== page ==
Phenology is the study of the timing of recurring events (phenomena) in nature. Etymonline tells me the word comes from Latin phaeno; Greek phainen: “to bring to light, cause to appear, show”. Or even older, the Proto-Indo-European root bhā—”to shine.”
It’s been five months since I’ve written here—written at all, besides grant proposals and meeting minutes and terrible code. I feel like a visitor in my own country. But here I am, squinting in the unfamiliar sun, to bring something I love to light.
One of the things we study in my lab is the phenology of wildflower reproduction. We ask how climate affects when high mountain plants bud, bloom, fruit, and set seed, and try to figure out what these relationships will mean for this community as the world warms. For the past 5 years we’ve been doing this with a small but mighty army of volunteers who help us collect data through a citizen science project called MeadoWatch. MeadoWatch used to be funded by a grant, but that money has run out and this year we are turning to crowdfunding to raise enough to keep the program running.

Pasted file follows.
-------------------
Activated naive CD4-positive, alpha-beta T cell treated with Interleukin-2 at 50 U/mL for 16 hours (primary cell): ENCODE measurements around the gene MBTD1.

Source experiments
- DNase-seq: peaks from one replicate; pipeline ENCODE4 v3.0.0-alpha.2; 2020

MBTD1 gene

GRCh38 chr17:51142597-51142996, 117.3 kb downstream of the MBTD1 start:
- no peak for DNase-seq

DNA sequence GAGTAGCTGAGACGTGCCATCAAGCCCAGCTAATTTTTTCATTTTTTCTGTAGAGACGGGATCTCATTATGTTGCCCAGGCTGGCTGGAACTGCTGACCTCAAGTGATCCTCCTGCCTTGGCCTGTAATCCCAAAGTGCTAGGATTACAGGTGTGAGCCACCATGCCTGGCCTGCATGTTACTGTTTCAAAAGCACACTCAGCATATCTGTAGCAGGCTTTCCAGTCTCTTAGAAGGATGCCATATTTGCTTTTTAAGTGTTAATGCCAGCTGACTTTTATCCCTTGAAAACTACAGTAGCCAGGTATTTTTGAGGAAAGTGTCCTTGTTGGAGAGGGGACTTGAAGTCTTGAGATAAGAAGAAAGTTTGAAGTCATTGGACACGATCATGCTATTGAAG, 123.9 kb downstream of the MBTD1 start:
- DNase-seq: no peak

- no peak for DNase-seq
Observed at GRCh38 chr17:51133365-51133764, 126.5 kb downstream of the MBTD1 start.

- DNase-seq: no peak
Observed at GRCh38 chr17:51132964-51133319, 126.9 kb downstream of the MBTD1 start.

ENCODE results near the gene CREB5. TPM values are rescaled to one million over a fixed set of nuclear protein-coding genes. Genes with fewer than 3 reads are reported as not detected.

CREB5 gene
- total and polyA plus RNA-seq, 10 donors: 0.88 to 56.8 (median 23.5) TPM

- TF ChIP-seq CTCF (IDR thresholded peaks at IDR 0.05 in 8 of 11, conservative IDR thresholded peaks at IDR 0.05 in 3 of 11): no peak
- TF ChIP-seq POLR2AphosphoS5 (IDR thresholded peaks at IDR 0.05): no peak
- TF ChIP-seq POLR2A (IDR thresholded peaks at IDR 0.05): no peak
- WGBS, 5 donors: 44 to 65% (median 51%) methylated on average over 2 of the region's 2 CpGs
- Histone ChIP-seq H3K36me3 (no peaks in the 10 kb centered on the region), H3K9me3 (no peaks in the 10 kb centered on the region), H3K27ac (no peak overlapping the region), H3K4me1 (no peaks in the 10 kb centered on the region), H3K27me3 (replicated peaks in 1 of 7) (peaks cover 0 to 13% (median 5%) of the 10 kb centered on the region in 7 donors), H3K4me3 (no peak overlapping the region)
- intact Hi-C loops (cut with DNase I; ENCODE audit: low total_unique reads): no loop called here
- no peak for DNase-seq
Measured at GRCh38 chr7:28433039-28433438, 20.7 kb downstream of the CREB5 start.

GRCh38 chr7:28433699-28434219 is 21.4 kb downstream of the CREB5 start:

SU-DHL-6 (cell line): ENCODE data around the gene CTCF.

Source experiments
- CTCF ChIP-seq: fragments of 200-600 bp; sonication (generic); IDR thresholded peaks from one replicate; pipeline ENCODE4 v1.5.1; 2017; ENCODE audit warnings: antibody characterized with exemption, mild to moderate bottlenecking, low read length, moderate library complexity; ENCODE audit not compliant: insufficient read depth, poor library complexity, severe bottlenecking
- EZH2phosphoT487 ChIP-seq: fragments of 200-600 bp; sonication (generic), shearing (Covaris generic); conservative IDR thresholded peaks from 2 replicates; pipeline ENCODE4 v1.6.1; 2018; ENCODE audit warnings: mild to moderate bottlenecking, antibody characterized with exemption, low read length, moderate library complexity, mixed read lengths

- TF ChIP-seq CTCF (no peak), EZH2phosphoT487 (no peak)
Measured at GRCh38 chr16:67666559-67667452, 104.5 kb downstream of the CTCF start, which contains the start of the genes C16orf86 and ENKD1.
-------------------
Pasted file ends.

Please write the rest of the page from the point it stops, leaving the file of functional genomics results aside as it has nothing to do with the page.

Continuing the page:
[vimeo 258301698 w=640 h=360]After you’ve watched the video, click here to visit our project page. If you love mountains, flowers, or citizen science, or if you are concerned about climate change, please consider supporting us if you can and sharing the project link with your networks if you can’t. Thank you so much!
Fun fact: This is the second crowdfunding video I’ve made. If you’d like a glimpse of Meera of 2011, lost in my life and swirling with hope and fear and on the cusp of discovering what I actually wanted to do—you can watch the first video here. (You can also watch it if you want to see what I looked like with long hair. :))